DR. WILBUR MICHAEL BYRD, 77, of NASHVILLE, TENNESSEE, passed away on February 19, 2021 in Nashville at Ascension St. Thomas Hospital Midtown. Dr. Byrd had been in declining health in recent weeks before entering the hospital in late January 2021.
He was born in Galveston, Texas to Wilbur and Sybil Munchus Byrd on December 26, 1943. He went to high school in Ft. Worth, TX and entered college early at age 14 and graduated from Morehouse College, Atlanta, GA. After graduating from Morehouse, Dr. Byrd earned his M.D. degree at Meharry Medical College in 1968. He was a “Renaissance Man” who loved books, art, architecture, music, trains, travel, photography, theater, and had a generous sense of humor. He was a Board Certified Obstetrician-Gynecologist and health policy expert.
Upon completion of an internship, he served two years as a General Medical Officer in the U.S. Army Medical Corps, serving on active duty in the Vietnam War where he was a Battalion Surgeon and was awarded the Bronze Star medal. He completed his OB-GYN training at Hubbard Hospital of Meharry Medical College, Nashville, TN. He later earned a Master of Public Health (MPH) degree at the Harvard School of Public Health, Boston, MA.
Following a decade of private practice and health policy activity in Fort Worth, Texas, Dr. Byrd’s career turned to full-time academic medicine with appointments at the University of Texas Health Science Center at Tyler, Texas; Assistant Chief of OB-Gyn at Metropolitan Nashville General Hospital; Assistant Professorships at Meharry Medical College, SUNY Downstate Medical School in Brooklyn, NY, Harvard Medical School and Harvard School of Public Health.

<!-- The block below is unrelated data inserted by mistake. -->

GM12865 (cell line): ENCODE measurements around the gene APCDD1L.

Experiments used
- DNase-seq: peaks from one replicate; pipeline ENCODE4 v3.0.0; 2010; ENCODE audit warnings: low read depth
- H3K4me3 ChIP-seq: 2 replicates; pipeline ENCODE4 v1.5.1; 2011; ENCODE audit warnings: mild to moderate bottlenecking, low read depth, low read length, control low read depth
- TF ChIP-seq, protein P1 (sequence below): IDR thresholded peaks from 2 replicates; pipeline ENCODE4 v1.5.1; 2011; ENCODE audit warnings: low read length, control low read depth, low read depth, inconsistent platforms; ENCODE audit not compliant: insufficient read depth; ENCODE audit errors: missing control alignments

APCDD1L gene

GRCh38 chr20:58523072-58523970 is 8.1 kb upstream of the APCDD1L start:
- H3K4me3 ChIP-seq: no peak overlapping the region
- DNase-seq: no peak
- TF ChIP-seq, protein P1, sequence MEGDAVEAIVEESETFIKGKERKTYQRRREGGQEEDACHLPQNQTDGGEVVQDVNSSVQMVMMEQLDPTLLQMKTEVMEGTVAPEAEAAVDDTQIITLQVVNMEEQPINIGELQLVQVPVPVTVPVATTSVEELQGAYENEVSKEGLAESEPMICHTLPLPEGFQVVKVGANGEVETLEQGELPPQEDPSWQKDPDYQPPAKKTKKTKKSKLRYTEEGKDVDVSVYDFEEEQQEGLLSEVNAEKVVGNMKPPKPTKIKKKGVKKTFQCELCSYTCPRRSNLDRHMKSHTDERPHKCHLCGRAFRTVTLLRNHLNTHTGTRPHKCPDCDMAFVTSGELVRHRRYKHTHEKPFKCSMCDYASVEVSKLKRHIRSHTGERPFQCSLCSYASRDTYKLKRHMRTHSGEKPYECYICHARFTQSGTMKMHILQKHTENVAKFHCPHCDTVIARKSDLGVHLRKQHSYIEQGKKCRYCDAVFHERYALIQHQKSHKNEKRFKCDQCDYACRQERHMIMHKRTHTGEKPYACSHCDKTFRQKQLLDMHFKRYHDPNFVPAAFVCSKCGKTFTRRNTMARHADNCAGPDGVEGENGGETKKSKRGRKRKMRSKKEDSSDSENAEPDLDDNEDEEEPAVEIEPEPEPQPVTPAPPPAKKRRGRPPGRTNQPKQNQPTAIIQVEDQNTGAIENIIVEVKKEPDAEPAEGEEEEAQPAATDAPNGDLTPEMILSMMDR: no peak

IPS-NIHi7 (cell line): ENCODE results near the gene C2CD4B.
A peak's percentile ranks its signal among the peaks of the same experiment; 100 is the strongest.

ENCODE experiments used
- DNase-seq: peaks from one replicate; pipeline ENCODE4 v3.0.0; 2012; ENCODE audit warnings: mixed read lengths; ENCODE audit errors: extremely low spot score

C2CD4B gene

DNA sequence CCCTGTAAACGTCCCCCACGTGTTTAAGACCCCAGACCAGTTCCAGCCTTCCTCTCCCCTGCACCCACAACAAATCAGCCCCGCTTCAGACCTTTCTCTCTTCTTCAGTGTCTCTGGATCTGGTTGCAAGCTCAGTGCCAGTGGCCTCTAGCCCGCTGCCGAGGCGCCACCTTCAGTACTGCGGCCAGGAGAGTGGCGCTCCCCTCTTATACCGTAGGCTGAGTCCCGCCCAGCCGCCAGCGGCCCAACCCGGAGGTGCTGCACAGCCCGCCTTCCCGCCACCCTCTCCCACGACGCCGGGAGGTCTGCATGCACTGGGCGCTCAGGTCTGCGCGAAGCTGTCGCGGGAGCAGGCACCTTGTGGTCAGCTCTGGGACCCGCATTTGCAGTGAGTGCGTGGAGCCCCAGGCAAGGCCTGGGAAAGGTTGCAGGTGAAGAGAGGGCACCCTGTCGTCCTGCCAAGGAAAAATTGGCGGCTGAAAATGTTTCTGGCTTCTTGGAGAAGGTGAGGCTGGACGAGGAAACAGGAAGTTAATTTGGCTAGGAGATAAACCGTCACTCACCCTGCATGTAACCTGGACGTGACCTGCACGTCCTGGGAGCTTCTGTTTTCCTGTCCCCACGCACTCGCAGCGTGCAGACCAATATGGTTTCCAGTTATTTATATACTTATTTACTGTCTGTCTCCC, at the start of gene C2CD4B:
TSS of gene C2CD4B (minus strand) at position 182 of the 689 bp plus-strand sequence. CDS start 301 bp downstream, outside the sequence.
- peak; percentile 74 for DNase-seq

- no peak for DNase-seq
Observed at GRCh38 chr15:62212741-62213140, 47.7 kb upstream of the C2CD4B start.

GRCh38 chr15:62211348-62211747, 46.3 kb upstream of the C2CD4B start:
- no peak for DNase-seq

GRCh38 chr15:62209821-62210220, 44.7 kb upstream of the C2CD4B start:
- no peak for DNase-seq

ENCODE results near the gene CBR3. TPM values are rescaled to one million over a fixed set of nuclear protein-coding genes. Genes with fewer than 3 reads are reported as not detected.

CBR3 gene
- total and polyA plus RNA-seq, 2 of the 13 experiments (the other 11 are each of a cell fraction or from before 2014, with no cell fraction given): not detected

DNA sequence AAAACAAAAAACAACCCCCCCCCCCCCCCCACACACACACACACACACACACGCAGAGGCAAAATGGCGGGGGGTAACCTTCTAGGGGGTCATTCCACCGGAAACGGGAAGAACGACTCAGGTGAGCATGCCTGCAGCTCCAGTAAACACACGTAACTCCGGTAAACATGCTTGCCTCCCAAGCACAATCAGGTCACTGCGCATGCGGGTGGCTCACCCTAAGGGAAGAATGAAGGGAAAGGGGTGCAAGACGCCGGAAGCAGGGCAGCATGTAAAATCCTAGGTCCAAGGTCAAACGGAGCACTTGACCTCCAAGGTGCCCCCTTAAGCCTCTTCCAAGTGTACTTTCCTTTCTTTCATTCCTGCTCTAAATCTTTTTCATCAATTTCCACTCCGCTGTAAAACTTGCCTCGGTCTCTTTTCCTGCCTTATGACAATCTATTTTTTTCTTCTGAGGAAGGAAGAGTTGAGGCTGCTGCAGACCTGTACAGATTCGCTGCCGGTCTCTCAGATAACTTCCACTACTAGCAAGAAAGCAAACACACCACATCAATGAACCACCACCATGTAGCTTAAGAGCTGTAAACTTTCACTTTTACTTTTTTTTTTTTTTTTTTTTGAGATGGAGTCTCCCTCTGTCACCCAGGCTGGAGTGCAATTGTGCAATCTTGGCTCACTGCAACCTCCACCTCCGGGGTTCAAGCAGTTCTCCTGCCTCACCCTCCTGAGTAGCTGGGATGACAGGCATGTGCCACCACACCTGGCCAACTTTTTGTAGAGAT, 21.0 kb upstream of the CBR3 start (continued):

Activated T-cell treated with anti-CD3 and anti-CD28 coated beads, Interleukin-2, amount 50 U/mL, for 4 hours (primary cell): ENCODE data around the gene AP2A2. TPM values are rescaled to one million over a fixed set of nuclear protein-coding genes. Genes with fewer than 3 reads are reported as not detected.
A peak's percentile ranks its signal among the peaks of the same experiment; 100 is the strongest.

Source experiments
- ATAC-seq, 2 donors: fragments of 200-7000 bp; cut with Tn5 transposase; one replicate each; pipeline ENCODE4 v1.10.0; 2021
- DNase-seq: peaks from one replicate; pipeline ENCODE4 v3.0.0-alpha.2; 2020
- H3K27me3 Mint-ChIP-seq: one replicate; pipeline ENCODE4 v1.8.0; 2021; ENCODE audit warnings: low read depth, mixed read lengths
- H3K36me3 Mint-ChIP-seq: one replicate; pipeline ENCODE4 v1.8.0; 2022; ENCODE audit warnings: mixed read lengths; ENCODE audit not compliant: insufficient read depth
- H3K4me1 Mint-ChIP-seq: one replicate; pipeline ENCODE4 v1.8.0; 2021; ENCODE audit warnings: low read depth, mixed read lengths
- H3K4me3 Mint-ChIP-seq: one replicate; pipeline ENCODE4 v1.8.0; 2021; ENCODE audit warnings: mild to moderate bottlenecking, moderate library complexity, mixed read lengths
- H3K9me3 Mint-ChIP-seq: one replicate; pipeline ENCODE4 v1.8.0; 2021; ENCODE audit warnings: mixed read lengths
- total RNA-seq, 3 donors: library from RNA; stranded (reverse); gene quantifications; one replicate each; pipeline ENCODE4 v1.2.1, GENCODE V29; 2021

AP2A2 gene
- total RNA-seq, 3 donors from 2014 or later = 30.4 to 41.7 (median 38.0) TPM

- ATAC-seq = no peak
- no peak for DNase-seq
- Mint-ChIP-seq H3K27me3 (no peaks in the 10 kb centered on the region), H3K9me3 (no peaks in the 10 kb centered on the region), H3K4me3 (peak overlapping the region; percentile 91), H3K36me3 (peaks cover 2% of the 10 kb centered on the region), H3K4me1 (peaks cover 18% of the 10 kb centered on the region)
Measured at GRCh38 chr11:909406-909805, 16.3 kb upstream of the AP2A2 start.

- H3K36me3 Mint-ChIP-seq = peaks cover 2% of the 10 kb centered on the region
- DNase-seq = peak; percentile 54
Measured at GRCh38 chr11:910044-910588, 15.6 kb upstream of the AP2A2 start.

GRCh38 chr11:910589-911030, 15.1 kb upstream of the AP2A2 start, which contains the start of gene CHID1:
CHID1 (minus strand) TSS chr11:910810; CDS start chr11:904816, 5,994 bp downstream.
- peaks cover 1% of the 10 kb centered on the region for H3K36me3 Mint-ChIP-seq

Michael was an inspiring teacher, a skilled and talented physician, and a loving companion and collaborator, with whom I have been fortunate to have as a life partner for several decades,” said Dr. Linda A. Clayton, his wife and co-publisher on groundbreaking research and policymaking on health disparities affecting African Americans, racialized ethnic minority groups, women and other groups. Drs. Bryd and Clayton coined the phrase “Slave Health Deficit,” to pinpoint the origins of public health gaps between Blacks and others, and devised analytical frameworks for examining social determinants of health, generally. Dr. Byrd was a noted consultant and policy advisor for Presidents, medical personnel, health and medical professional associations, and academic units as well as students and lay public across the nation.